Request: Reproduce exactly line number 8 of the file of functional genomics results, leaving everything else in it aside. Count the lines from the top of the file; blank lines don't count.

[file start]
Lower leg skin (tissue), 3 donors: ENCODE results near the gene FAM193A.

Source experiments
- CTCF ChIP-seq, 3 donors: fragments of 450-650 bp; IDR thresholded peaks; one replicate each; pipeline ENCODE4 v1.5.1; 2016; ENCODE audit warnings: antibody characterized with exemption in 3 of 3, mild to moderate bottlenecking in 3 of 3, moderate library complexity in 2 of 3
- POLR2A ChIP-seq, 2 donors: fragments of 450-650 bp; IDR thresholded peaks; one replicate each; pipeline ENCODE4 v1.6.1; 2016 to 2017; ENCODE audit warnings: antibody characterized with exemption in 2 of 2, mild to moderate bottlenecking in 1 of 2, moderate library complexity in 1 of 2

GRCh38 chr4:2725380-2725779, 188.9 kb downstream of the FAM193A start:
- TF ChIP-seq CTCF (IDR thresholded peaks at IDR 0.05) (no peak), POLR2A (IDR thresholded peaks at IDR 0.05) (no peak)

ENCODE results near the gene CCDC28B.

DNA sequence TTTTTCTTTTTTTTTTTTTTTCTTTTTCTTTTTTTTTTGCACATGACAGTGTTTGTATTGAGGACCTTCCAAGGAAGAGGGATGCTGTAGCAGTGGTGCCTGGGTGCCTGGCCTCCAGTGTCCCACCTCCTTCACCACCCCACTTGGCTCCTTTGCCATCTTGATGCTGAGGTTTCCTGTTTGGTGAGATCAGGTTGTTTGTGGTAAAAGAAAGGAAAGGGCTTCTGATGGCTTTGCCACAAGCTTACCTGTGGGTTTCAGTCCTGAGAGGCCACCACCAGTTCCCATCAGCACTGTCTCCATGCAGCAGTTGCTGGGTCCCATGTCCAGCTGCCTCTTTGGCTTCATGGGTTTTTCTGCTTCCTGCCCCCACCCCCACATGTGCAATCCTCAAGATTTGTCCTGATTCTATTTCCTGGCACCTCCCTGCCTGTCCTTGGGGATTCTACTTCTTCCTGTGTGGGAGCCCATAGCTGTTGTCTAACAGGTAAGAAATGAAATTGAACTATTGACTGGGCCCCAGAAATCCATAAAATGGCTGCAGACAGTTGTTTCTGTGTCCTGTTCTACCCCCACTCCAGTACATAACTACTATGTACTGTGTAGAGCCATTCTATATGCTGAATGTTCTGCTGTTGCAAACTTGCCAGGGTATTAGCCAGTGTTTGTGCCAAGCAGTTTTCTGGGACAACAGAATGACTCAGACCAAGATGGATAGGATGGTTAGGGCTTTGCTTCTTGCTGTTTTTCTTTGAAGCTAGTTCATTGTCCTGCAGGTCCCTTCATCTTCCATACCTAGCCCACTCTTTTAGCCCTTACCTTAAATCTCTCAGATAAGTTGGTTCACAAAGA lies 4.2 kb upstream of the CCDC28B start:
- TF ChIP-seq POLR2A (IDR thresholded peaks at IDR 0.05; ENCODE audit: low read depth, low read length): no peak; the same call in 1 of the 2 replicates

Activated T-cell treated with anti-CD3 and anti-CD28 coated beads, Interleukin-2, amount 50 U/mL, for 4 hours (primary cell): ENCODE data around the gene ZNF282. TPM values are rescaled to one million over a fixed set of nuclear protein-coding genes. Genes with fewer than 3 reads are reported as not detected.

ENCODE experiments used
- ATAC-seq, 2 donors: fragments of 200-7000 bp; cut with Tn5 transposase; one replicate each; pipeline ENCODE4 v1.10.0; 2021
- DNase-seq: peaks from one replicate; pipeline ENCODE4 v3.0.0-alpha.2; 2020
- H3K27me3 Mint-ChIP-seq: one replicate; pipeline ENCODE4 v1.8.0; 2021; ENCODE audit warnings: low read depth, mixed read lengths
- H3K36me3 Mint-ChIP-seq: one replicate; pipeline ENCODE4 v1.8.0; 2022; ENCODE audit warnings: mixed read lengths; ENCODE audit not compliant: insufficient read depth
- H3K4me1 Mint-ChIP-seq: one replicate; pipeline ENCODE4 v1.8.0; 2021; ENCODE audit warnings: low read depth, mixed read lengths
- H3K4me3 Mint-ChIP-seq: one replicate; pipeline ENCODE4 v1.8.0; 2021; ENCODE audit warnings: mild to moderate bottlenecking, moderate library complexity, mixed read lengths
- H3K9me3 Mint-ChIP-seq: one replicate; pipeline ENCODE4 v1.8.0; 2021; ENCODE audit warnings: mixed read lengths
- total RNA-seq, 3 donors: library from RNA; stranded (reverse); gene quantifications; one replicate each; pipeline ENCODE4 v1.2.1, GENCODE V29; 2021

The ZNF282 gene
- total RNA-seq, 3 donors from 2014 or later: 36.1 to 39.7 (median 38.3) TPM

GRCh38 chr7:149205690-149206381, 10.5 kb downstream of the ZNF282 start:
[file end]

DNA sequence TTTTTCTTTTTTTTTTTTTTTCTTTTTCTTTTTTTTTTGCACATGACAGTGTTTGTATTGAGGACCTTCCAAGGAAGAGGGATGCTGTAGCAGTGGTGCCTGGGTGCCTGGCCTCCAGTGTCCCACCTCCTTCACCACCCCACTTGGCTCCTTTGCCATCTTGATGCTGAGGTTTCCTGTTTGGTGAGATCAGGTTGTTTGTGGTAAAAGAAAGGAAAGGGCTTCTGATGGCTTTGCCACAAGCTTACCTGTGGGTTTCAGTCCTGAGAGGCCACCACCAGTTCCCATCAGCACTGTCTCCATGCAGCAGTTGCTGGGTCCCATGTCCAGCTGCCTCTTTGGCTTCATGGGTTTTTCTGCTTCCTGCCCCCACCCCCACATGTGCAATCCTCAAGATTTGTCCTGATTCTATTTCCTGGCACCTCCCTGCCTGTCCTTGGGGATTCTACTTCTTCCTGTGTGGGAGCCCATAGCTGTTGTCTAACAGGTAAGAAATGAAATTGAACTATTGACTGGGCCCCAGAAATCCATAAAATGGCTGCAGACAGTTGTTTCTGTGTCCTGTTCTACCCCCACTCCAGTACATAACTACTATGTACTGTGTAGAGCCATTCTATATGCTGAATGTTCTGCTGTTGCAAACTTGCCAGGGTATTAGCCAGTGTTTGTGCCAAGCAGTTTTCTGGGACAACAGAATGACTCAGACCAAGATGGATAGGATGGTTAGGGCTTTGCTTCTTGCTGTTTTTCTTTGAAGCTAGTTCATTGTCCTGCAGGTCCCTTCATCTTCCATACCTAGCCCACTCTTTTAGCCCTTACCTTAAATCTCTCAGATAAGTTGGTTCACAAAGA lies 4.2 kb upstream of the CCDC28B start: